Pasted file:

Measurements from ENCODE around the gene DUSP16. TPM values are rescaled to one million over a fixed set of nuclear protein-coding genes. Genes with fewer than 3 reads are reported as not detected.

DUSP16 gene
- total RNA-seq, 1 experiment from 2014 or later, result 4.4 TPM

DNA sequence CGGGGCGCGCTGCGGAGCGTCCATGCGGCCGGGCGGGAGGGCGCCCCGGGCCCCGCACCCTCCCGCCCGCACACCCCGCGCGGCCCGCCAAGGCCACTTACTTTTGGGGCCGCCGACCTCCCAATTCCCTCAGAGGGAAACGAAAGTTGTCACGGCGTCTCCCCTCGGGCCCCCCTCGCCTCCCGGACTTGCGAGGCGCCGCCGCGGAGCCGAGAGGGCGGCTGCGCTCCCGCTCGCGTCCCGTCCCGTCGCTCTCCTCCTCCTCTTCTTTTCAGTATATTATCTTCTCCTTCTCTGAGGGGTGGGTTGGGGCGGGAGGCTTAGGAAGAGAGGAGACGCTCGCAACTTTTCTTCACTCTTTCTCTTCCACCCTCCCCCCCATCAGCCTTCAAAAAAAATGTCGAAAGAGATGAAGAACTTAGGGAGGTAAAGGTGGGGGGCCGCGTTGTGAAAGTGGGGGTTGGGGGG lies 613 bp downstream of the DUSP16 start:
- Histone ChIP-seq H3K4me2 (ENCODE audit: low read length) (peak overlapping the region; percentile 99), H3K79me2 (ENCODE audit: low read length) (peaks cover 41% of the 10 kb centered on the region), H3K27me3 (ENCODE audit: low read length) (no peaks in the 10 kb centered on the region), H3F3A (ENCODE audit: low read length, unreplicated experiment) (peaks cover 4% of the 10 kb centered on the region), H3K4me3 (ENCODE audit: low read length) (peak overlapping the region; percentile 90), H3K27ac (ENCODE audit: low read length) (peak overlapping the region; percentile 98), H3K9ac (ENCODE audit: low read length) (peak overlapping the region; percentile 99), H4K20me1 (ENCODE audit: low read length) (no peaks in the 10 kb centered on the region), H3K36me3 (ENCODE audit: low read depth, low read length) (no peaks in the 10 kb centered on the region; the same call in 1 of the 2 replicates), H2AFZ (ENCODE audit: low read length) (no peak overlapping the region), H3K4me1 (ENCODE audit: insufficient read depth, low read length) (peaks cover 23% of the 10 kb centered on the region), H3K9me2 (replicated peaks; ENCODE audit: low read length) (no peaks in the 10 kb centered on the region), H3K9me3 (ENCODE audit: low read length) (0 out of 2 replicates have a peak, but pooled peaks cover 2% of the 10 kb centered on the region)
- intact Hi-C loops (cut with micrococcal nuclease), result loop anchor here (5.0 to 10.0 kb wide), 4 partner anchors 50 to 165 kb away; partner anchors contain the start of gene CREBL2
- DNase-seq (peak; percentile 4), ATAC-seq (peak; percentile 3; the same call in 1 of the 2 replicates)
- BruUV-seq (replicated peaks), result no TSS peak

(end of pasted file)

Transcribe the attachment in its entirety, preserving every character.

Measurements from ENCODE around the gene DUSP16. TPM values are rescaled to one million over a fixed set of nuclear protein-coding genes. Genes with fewer than 3 reads are reported as not detected.

DUSP16 gene
- total RNA-seq, 1 experiment from 2014 or later, result 4.4 TPM

DNA sequence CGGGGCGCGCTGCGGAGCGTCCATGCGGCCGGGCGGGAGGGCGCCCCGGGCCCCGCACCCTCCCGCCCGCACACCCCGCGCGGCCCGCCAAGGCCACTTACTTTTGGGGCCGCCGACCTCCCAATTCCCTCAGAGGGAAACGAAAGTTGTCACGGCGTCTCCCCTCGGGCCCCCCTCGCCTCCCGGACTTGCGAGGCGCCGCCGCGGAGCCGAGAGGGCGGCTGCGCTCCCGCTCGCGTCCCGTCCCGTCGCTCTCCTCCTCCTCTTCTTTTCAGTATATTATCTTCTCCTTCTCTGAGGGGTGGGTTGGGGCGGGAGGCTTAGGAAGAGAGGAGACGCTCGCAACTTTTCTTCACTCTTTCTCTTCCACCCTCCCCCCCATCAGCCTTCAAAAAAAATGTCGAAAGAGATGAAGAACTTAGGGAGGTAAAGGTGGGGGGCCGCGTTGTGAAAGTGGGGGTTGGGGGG lies 613 bp downstream of the DUSP16 start:
- Histone ChIP-seq H3K4me2 (ENCODE audit: low read length) (peak overlapping the region; percentile 99), H3K79me2 (ENCODE audit: low read length) (peaks cover 41% of the 10 kb centered on the region), H3K27me3 (ENCODE audit: low read length) (no peaks in the 10 kb centered on the region), H3F3A (ENCODE audit: low read length, unreplicated experiment) (peaks cover 4% of the 10 kb centered on the region), H3K4me3 (ENCODE audit: low read length) (peak overlapping the region; percentile 90), H3K27ac (ENCODE audit: low read length) (peak overlapping the region; percentile 98), H3K9ac (ENCODE audit: low read length) (peak overlapping the region; percentile 99), H4K20me1 (ENCODE audit: low read length) (no peaks in the 10 kb centered on the region), H3K36me3 (ENCODE audit: low read depth, low read length) (no peaks in the 10 kb centered on the region; the same call in 1 of the 2 replicates), H2AFZ (ENCODE audit: low read length) (no peak overlapping the region), H3K4me1 (ENCODE audit: insufficient read depth, low read length) (peaks cover 23% of the 10 kb centered on the region), H3K9me2 (replicated peaks; ENCODE audit: low read length) (no peaks in the 10 kb centered on the region), H3K9me3 (ENCODE audit: low read length) (0 out of 2 replicates have a peak, but pooled peaks cover 2% of the 10 kb centered on the region)
- intact Hi-C loops (cut with micrococcal nuclease), result loop anchor here (5.0 to 10.0 kb wide), 4 partner anchors 50 to 165 kb away; partner anchors contain the start of gene CREBL2
- DNase-seq (peak; percentile 4), ATAC-seq (peak; percentile 3; the same call in 1 of the 2 replicates)
- BruUV-seq (replicated peaks), result no TSS peak